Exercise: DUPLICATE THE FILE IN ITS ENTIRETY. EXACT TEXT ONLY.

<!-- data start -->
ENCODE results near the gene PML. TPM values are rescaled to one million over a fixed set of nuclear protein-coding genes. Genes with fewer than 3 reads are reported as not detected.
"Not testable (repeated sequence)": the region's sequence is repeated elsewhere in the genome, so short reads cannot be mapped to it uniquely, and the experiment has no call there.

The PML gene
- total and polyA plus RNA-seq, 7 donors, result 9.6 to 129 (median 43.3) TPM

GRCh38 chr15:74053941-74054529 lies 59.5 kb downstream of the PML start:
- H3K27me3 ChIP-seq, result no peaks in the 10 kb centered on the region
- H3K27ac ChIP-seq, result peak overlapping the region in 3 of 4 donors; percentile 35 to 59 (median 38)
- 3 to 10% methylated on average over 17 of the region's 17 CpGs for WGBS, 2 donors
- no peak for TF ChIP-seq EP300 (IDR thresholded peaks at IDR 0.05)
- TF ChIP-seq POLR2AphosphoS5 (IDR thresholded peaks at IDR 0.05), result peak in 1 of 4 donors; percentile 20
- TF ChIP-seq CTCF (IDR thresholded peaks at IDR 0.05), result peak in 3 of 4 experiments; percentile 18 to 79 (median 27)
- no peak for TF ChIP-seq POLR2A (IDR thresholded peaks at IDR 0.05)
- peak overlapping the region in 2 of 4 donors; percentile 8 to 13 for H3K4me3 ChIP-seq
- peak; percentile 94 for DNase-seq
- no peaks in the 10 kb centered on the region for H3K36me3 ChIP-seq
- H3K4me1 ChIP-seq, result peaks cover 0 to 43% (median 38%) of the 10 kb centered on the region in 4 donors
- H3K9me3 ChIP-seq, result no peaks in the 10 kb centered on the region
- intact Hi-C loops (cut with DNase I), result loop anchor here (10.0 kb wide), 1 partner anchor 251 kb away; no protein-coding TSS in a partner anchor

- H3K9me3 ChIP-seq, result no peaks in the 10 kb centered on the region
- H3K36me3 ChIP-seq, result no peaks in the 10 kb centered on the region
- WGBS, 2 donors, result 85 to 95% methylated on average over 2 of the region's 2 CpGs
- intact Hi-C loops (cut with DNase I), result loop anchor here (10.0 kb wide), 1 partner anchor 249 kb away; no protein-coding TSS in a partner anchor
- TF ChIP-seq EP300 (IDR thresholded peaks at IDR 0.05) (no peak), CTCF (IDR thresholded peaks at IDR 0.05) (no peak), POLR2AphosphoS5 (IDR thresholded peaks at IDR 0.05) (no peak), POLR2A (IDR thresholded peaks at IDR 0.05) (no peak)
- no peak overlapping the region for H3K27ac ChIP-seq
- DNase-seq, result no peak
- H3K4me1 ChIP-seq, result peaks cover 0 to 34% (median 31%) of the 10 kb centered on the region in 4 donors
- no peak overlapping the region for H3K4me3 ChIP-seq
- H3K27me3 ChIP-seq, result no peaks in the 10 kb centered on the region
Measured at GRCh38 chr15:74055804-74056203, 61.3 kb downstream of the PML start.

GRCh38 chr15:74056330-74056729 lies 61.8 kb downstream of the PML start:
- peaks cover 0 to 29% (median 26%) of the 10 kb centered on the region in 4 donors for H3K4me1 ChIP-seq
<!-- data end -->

ENCODE results near the gene PML. TPM values are rescaled to one million over a fixed set of nuclear protein-coding genes. Genes with fewer than 3 reads are reported as not detected.
"Not testable (repeated sequence)": the region's sequence is repeated elsewhere in the genome, so short reads cannot be mapped to it uniquely, and the experiment has no call there.

The PML gene
- total and polyA plus RNA-seq, 7 donors, result 9.6 to 129 (median 43.3) TPM

GRCh38 chr15:74053941-74054529 lies 59.5 kb downstream of the PML start:
- H3K27me3 ChIP-seq, result no peaks in the 10 kb centered on the region
- H3K27ac ChIP-seq, result peak overlapping the region in 3 of 4 donors; percentile 35 to 59 (median 38)
- 3 to 10% methylated on average over 17 of the region's 17 CpGs for WGBS, 2 donors
- no peak for TF ChIP-seq EP300 (IDR thresholded peaks at IDR 0.05)
- TF ChIP-seq POLR2AphosphoS5 (IDR thresholded peaks at IDR 0.05), result peak in 1 of 4 donors; percentile 20
- TF ChIP-seq CTCF (IDR thresholded peaks at IDR 0.05), result peak in 3 of 4 experiments; percentile 18 to 79 (median 27)
- no peak for TF ChIP-seq POLR2A (IDR thresholded peaks at IDR 0.05)
- peak overlapping the region in 2 of 4 donors; percentile 8 to 13 for H3K4me3 ChIP-seq
- peak; percentile 94 for DNase-seq
- no peaks in the 10 kb centered on the region for H3K36me3 ChIP-seq
- H3K4me1 ChIP-seq, result peaks cover 0 to 43% (median 38%) of the 10 kb centered on the region in 4 donors
- H3K9me3 ChIP-seq, result no peaks in the 10 kb centered on the region
- intact Hi-C loops (cut with DNase I), result loop anchor here (10.0 kb wide), 1 partner anchor 251 kb away; no protein-coding TSS in a partner anchor

- H3K9me3 ChIP-seq, result no peaks in the 10 kb centered on the region
- H3K36me3 ChIP-seq, result no peaks in the 10 kb centered on the region
- WGBS, 2 donors, result 85 to 95% methylated on average over 2 of the region's 2 CpGs
- intact Hi-C loops (cut with DNase I), result loop anchor here (10.0 kb wide), 1 partner anchor 249 kb away; no protein-coding TSS in a partner anchor
- TF ChIP-seq EP300 (IDR thresholded peaks at IDR 0.05) (no peak), CTCF (IDR thresholded peaks at IDR 0.05) (no peak), POLR2AphosphoS5 (IDR thresholded peaks at IDR 0.05) (no peak), POLR2A (IDR thresholded peaks at IDR 0.05) (no peak)
- no peak overlapping the region for H3K27ac ChIP-seq
- DNase-seq, result no peak
- H3K4me1 ChIP-seq, result peaks cover 0 to 34% (median 31%) of the 10 kb centered on the region in 4 donors
- no peak overlapping the region for H3K4me3 ChIP-seq
- H3K27me3 ChIP-seq, result no peaks in the 10 kb centered on the region
Measured at GRCh38 chr15:74055804-74056203, 61.3 kb downstream of the PML start.

GRCh38 chr15:74056330-74056729 lies 61.8 kb downstream of the PML start:
- peaks cover 0 to 29% (median 26%) of the 10 kb centered on the region in 4 donors for H3K4me1 ChIP-seq